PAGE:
It wasn't easy. Says Bell, "During that time frame—1986, '87—there was a stock market crash. The Democrats started talking
about not allowing the interest expense on leveraged buyouts to be tax deductible. It became difficult to buy anything, and
once it eased up, prices got out of sight. I remember Mike and I saying, 'This doesn't make any sense. Why don't we just do
it again ourselves?'"
In the summer of 1988, Jaharis, Bell, and another Key vet, Dave Bova, launched Kos Pharmaceuticals. Perhaps in tribute to
Jaharis' Greek heritage, it was named for the Greek island where Hippocrates founded the science of medicine. From the start,
it built on the lessons Jaharis had learned at Key.
"We wanted to do proprietary drugs, not generics, because proprietary drugs have much higher gross margins," says Bell. "We
decided to do reformulations of existing products, exactly the same formula we used at Key. It's difficult to develop distinct,
patentable proprietary advantage when you're working with drugs that are off patent—but that risk is still less than starting
at the basic bench-science level.
"And we wanted to develop our own drugs, manufacture them, and have our own sales force. In short, we wanted to be a fully
integrated specialty pharmaceutical company."
At the time, most of the companies that had been Key's peers, including Alza and Marion Laboratories, pursued less integrated
strategies and either worked on formulation and delivery (like Alza) or marketed products that had been developed by others
(like Marion). In going with a bolder business model, Kos had two big advantages: The management team was experienced in development,
delivery, and sales and marketing. And in Jaharis it had a patient, committed investor.
"A venture capitalist who doesn't have the kind of faith in the industry that Mike had would never have stuck with this model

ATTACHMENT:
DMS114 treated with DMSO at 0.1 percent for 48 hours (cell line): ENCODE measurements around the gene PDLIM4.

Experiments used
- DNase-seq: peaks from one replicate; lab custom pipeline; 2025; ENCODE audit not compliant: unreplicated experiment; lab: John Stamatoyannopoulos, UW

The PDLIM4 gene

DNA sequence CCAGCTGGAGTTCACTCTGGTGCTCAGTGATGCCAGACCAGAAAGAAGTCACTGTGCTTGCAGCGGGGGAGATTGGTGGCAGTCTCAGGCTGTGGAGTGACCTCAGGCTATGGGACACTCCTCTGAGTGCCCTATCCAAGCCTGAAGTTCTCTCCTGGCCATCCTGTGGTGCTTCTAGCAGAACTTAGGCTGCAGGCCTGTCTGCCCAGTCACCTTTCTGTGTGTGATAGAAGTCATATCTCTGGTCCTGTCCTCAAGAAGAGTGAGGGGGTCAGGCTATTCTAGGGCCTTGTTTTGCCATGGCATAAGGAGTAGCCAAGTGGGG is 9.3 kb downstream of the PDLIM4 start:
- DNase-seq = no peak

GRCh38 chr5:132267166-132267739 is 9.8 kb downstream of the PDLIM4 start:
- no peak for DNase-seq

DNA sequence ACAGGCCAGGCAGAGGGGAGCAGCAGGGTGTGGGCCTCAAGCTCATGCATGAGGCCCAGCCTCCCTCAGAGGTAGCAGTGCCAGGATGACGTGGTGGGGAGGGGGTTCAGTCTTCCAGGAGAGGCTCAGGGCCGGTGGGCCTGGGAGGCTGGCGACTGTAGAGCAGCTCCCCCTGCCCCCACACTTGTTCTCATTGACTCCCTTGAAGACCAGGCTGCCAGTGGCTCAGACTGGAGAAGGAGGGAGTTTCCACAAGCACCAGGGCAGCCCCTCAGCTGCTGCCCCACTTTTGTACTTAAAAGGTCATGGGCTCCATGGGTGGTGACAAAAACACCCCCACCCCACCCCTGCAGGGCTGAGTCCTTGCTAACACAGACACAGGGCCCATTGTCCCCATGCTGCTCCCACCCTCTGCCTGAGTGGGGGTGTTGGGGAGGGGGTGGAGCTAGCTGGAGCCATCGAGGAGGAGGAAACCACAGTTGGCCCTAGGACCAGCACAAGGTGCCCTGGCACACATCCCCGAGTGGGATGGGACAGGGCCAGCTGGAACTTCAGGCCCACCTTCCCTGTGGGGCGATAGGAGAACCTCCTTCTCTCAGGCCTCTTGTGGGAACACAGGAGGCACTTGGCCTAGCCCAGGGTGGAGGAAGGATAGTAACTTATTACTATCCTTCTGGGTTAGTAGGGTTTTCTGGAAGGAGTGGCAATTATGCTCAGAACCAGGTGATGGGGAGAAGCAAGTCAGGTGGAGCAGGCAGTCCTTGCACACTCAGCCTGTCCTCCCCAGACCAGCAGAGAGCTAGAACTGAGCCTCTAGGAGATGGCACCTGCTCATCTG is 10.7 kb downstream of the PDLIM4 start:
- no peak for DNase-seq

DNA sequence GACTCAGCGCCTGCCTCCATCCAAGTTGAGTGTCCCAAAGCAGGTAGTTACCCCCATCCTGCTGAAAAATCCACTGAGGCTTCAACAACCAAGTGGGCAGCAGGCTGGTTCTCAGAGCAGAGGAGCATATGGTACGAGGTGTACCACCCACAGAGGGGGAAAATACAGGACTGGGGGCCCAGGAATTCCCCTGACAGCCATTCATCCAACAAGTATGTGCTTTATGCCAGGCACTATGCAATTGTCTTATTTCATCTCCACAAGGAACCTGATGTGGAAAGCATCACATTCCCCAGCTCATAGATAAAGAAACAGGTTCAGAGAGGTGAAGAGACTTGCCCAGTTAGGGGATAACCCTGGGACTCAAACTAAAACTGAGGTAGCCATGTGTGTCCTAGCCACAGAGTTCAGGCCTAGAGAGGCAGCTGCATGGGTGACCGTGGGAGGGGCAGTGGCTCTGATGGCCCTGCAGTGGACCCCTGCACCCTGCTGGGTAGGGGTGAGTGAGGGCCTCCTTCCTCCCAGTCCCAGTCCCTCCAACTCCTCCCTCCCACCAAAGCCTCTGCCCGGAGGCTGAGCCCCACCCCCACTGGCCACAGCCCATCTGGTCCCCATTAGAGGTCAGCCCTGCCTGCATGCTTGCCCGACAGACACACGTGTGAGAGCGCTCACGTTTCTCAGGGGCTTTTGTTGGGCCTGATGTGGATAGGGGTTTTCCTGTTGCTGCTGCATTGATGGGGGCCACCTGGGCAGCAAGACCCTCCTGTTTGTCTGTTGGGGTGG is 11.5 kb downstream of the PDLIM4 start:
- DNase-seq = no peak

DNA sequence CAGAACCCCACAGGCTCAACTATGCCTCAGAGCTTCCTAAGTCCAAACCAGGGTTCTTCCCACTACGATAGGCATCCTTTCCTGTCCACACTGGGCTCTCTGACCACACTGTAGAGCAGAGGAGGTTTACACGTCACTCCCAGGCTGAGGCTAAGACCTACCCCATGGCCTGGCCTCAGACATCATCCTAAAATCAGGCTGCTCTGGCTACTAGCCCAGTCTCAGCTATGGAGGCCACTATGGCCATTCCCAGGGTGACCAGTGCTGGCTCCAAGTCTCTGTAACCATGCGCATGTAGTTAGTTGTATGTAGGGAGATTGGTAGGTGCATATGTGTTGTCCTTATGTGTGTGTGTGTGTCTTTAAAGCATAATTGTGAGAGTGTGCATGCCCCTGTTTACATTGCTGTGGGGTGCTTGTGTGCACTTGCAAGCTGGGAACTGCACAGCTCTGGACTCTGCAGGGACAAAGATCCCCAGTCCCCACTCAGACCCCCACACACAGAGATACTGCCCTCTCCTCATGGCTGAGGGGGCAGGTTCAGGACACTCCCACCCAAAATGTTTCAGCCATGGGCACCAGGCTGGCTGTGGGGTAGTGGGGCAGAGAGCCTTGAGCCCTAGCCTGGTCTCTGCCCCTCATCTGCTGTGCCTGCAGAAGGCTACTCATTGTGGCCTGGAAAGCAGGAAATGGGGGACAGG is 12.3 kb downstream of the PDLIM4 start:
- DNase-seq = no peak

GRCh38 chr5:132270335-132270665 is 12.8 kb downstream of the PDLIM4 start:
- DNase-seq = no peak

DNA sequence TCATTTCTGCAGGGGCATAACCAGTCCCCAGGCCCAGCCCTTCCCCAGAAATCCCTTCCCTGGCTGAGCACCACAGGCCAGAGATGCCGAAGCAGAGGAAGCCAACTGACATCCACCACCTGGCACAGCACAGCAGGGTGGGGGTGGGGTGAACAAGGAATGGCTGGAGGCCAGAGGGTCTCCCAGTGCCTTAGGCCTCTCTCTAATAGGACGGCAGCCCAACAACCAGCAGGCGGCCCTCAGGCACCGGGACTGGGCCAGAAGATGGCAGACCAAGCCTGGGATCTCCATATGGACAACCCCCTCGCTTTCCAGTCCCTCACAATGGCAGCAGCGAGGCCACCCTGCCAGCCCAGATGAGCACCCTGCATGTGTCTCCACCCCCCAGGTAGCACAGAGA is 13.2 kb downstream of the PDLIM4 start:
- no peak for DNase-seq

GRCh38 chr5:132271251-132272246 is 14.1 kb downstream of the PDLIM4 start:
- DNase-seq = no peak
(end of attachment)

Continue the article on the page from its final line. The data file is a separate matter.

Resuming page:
as long as Mike was willing to," says Bell. "Mike kept saying to himself, 'People think I'm an idiot for putting so much money
But Jaharis had his sense of the market. And he thought Big Pharma was making a mistake by forgetting about an old, old drug
that some people called God's gift to cholesterol.
The Secret WeaponBefore Mark McGovern became Kos' executive vice president and chief medical officer, he spent 11 years at Bristol-Myers Squibb,
where he was executive director of heart-failure atherosclerosis clinical research and was responsible for clinical development
of Pravachol (pravastatin). He knows cholesterol, and he came to Kos partly for the chance to work on the neglected piece
of the puzzle: HDL.
Interestingly, an effective HDL drug had long been known. "In the1960s," says McGovern, "niacin was being investigated as
an experimental treatment for schizophrenia, and it was being administered in doses far beyond the 10 to 20 milligrams you
need as a vitamin. By serendipity, it was discovered that patients treated with niacin had very low cholesterol levels. It
was later discovered that niacin raises HDL and lowers triglycerides. Niacin was what John Guyton at Duke calls the secret
weapon of the endocrinologist, something only highly skilled people would use, given its side effect profile and the need
The most familiar side effect of high doses of niacin was a flush. "If you take regular, immediate-release niacin, which you
can buy at a grocery store, you will turn beet red and start itching," explains McGovern. "Pharmaceutical companies as early
as the 1970s figured out that if you slowed the absorption and made a controlled, slow-release product, you could cut down
on the flushing. But if you did that, you created liver toxicity. For a lot of years it was recommended that nobody be treated
with controlled-release niacins."
When Jaharis was casting about for products for his new company, niacin seemed like a natural. "At that time the NIH had stated
that the only way you could treat cholesterol was diet, exercise, and niacin," he says. "I could never understand why someone
had not formulated something that would take away some of the problems related to niacin.